• Impaired immune health
  • Impaired bone health (reduced bone density and increased risk of stress fractures)
  • Impaired digestive health (bloating, constipation)
  • Impaired heart health (low heart rate and blood pressure)
  • Impaired hormonal health
  • Depression, mood changes, and body dysmorphia

What are the performance consequences of RED-S?

  • Decreased muscular strength
  • Decreased endurance performance
  • Decreased training response
  • Reduced focus, concentration, and coordination
  • Fatigue and lethargy
  • Increased risk of injury and illness

Who is at increased risk for RED-S?

The most common risk factors for RED-S include:

  • Athletes in sports placing an emphasis on weight
  • Athletes experiencing weight-related pressure from coaches or support staff
  • Athletes following vegan or vegetarian diets
  • Athletes with medical conditions that restrict foods or food groups
  • Teenage athletes going through puberty or periods of growth
  • Athletes with disordered eating behaviors
  • Athletes with limited access to food

How is RED-S treated?

Treatment strategies for RED-S are dependent on the cause.

Athletes who are unintentionally underfueling can benefit from nutrition education (increased portion sizes, increased meal frequency, changes in food choices) and changes in training (reduced training load and increased recovery time).

Athletes who are intentionally underfueling should work with a multidisciplinary team of medical, nutritional, and mental health support. These athletes may need to suspend training until RED-S symptoms have improved.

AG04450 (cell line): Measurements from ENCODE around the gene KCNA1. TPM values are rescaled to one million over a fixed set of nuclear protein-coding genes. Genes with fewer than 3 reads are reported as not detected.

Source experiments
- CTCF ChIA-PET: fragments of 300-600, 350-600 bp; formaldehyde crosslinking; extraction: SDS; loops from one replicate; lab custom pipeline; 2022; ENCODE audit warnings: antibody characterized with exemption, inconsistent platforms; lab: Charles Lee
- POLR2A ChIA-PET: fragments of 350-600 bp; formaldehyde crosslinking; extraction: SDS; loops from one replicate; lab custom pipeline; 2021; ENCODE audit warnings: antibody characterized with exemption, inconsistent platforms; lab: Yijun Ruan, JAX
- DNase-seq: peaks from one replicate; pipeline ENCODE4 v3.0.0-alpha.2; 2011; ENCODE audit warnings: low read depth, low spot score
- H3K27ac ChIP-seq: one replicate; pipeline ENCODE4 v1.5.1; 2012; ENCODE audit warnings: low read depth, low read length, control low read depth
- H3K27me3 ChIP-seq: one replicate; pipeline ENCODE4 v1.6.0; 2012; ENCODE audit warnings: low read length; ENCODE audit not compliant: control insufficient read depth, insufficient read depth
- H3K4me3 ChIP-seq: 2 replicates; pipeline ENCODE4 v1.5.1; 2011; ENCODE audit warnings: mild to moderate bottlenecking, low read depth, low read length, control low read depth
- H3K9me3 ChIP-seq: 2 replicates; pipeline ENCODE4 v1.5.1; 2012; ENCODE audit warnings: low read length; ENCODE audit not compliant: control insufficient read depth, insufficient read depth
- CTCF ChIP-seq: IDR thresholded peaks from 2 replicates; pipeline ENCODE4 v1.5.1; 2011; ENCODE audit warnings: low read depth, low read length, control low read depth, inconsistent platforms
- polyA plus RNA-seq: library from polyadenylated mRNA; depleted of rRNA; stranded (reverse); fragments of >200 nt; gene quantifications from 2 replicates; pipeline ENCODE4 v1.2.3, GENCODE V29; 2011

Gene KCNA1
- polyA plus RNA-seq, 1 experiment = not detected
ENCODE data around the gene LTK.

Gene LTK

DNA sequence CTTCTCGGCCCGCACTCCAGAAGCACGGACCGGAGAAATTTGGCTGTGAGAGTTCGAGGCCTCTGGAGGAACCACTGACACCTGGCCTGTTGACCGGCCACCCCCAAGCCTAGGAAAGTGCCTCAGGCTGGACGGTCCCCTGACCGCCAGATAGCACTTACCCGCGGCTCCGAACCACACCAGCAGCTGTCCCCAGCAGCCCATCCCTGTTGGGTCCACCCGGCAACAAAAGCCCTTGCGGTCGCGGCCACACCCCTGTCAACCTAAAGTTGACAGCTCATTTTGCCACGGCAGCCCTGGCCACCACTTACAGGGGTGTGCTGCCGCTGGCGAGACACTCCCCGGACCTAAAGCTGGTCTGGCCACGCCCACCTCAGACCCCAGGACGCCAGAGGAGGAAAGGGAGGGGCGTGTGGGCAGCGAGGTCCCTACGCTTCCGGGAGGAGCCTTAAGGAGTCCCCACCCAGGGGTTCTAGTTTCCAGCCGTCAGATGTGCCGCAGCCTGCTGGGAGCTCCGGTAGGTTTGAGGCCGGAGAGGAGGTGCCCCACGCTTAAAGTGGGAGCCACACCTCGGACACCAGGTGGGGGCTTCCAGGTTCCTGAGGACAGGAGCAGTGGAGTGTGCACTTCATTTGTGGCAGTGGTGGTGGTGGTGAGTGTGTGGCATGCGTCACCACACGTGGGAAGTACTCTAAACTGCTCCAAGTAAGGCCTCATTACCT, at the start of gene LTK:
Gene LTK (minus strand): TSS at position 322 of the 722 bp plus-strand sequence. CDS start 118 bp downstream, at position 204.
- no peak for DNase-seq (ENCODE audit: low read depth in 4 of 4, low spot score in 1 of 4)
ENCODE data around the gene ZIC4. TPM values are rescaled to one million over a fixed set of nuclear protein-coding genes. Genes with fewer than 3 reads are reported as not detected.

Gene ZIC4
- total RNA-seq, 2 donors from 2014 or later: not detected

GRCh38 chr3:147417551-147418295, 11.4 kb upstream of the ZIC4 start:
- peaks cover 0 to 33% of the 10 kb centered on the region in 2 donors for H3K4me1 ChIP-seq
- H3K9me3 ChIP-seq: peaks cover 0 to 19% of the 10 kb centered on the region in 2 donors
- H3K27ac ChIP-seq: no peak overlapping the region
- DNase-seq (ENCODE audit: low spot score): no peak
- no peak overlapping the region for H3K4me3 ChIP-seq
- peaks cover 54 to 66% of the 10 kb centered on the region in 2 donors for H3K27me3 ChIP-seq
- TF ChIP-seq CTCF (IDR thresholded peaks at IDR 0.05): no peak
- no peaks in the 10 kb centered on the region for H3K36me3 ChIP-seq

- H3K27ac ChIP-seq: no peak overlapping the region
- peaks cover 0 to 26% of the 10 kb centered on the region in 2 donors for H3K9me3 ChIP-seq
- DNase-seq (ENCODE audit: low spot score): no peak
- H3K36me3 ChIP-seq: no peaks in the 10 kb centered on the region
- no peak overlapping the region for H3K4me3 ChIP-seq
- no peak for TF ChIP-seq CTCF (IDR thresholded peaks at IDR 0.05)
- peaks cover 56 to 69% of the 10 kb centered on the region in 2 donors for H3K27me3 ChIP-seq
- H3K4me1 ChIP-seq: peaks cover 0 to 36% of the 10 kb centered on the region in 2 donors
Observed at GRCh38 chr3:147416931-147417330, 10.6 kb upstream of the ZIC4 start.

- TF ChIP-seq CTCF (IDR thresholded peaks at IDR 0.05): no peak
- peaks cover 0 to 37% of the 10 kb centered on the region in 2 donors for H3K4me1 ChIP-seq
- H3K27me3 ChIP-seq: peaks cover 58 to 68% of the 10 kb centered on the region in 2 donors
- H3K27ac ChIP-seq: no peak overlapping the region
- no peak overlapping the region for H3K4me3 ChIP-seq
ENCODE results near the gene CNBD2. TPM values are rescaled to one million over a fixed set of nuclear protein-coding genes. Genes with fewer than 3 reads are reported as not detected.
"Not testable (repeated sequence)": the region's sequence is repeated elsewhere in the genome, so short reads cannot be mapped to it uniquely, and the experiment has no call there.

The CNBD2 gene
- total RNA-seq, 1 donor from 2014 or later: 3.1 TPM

What are some strategies to reduce the risk of RED-S?


  • Work with your sports RD to determine how much energy your body needs to support training.
  • Create a fueling plan with at least three meals and three snacks per day.
  • Consume adequate portion sizes; athletes will need to eat more than their non-athlete peers.
  • Incorporate nutrient-dense, high-calorie foods, especially during periods of intense training.
  • Incorporate a balance of carbohydrates, protein, fat, fruits, and vegetables.
  • Avoid restricting foods or food groups without guidance from your sports RDN.


  • Incorporate rest days into your training plan.
  • Avoid training through illness or injury.
  • Discontinue training and consult your health care professional if you experience weight loss, missing or irregular periods, frequent illness or injury, or excessive fatigue.

When is it time to seek help for RED-S?

Parents and coaches who notice the following signs and symptoms should refer their athletes to a sports medicine team for evaluation. RED-S can occur in any athlete. Signs and symptoms should be taken seriously, regardless of age, gender, sport, or body size.

  • Preoccupation with food or body image
  • Skipping meals or limiting portion sizes
  • Weight loss
  • Engaging in additional training outside of practice
  • Changes in mood or personality
  • Cold hands and feet
  • Dry skin, nails, and hair
  • Repetitive injuries or illness
Last reviewed: 
January 2021